Kenneth Dupee Swan

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Photo by K.D. Swan, U.S. Department of Agriculture

Kenneth Dupee Swan (1887–1970), more commonly known as K.D. Swan, was an American nature photographer in the early part of the 20th century. During his career in the USDA Forest Service (1911–1947) he took many picture of the American Northwest. Swan captured the face of public lands, revealing its wildness and value to the American public. His messages of long ago still emanate from his images - the value of conserving public lands and the joy of living in magnificent wild places.

Early life[edit]

Swan first learned to love America's wilderness while rambling the hills of his native Massachusetts. His "first love was a range of hills — the Blue Hills of Milton and Quincy — high points on the south rim of the Boston Basin." As he later described it, "This was my wilderness, easily reached from home by bicycle, trolley, or even on foot, and here I spent countless carefree hours in all seasons.... Here, too, was born a desire to become a forester ... a decision I have never regretted."[1][2]

Career[edit]

He arrived in Missoula, Montana in the summer of 1911. With a Master's degree in Forestry from Harvard University,[1] he was among a cadre of young energetic foresters who joined the newly created Forest Service where he was appointed as a forest assistant.

He surveyed homestead sites, planted trees, and cruised timber in the Jefferson National Forest (now Lewis and Clark), Sioux National Forest (now Custer), and Clearwater National Forest. In 1913, the agency reassigned him to the Northern Region headquarters in Missoula, where he began a seven-year stint as a topographic draftsman, an "assignment which brought... great satisfaction."[3] He spent the remainder of his career working out of the regional office.[1]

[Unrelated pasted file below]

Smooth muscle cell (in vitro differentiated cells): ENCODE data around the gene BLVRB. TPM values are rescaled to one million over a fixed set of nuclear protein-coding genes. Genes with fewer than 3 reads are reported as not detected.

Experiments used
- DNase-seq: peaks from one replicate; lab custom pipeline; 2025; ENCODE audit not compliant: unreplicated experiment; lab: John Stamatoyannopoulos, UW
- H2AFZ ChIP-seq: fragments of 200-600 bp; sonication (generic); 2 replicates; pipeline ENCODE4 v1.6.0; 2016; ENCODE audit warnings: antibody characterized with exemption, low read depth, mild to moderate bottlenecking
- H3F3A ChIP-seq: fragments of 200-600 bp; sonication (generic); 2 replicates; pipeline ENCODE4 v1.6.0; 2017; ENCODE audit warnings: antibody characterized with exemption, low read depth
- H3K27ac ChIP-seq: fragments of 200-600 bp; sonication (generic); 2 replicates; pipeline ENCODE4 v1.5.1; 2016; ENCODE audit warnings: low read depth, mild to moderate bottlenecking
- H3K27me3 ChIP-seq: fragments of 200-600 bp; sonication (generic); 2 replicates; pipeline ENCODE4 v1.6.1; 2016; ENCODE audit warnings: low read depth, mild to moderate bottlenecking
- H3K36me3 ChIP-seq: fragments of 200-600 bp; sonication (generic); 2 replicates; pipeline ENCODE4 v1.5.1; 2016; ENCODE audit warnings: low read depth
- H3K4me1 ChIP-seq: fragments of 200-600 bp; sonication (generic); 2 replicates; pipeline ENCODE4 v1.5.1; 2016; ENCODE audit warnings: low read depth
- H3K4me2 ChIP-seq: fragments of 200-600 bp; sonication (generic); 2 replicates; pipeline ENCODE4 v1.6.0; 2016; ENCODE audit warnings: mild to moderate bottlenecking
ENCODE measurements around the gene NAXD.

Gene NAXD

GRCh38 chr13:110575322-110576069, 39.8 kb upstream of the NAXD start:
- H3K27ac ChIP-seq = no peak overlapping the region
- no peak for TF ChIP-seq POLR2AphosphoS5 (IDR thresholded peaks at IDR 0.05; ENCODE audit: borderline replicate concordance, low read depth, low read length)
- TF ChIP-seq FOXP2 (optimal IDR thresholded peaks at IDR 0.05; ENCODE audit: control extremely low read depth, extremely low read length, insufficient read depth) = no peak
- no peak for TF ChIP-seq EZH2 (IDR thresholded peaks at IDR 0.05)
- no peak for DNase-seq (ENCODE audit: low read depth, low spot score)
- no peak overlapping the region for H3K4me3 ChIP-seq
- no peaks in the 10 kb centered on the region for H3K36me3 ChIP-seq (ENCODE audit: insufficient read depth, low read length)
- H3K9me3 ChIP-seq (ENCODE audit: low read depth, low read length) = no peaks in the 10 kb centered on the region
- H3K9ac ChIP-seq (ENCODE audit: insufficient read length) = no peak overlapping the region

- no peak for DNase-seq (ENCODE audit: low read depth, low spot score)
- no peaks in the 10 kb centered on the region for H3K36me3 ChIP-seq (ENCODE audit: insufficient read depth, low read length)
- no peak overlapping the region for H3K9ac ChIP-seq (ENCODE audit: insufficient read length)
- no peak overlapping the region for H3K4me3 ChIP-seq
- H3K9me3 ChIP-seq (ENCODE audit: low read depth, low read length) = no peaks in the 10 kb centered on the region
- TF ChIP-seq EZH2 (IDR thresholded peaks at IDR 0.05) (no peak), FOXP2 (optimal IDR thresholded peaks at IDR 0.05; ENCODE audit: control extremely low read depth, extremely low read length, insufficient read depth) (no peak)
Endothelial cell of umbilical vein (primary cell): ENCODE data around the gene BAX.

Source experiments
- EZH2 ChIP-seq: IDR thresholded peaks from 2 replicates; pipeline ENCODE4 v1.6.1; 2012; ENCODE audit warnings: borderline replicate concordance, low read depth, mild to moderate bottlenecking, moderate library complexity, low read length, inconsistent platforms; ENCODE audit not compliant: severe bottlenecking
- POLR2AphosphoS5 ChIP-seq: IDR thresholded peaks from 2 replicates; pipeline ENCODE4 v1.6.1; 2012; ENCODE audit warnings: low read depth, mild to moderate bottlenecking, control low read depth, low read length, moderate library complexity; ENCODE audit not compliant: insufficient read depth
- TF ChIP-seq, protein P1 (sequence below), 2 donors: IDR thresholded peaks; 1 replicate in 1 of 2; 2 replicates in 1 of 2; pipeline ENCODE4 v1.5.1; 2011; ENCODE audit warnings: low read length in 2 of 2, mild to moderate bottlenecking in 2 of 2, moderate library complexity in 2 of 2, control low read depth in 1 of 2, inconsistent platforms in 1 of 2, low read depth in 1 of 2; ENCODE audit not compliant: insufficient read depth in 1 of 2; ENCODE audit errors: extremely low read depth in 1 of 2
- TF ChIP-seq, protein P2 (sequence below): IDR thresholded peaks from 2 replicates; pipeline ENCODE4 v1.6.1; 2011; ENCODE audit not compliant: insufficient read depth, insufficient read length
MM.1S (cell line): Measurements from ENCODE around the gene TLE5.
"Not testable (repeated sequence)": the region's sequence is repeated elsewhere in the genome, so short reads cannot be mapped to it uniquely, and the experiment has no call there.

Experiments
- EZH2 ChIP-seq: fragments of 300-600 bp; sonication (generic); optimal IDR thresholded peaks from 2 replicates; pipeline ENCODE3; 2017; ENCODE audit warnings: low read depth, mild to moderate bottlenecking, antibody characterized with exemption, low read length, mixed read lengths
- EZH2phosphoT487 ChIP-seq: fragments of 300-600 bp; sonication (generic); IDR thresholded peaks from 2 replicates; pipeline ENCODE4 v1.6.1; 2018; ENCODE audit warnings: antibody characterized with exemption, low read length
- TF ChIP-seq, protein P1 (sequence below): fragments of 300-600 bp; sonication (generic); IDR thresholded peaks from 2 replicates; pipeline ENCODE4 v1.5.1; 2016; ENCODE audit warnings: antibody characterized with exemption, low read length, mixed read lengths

Forest education and photography[edit]

His work in forestry eventually led into the arena of public information and photography. In the 1920s, the Forest Service established the Information and Education Branch. Already recognized as a photographer, Swan was soon transferred to it.[1] Through his pictures and many public presentations, Swan revealed the unique beauty of remote, wild areas in Montana, Idaho, and the Dakotas.

Swan's images were used to illustrate a great variety of Forest Service publications, many of which he also authored. They also appeared in publications ranging from National Geographic to The New York Times and The Christian Science Monitor. Swan regularly toured the region giving lectures on forest conservation, illustrated by both still slides and moving pictures.[4]

Late years[edit]

By Swan's retirement in 1947, his work had become art that transcended the mere recording of a place in time. Today, almost a century later, the photographs still engage and entrance viewers and tell a resounding story about public lands in the West. In 1968, he published Splendid Was the Trail, a memoir that offered a detailed look at life and work in a remote, sparsely populated region during the formative years of the Forest Service.[1]

Legacy[edit]

A collection of Swan's photographs is now in the National Archives in Washington, D.C, as well as in many exhibits throughout the United States.[5]

References[edit]

  1. ^ a b c d e Forest Images by K. D. Swan: Pictures Needed in the Telling | Montana: The Magazine of Western History
  2. ^ K. D. Swan, Splendid Was the Trail (Missoula, Mont., 1968), 3-4.
  3. ^ K. D. Swan, "Musselshell Reminiscence," in Early Days in the Forest Service, vol. 2 (Missoula, Mont., 1955), 48.
  4. ^ Missoula (Mont.) Missoulian, November 30, 1941
  5. ^ Northern Region - Centennial

External links[edit]

 This article incorporates public domain material from the United States Government document "http://www.fs.fed.us/r1/centennial/swan.shtml".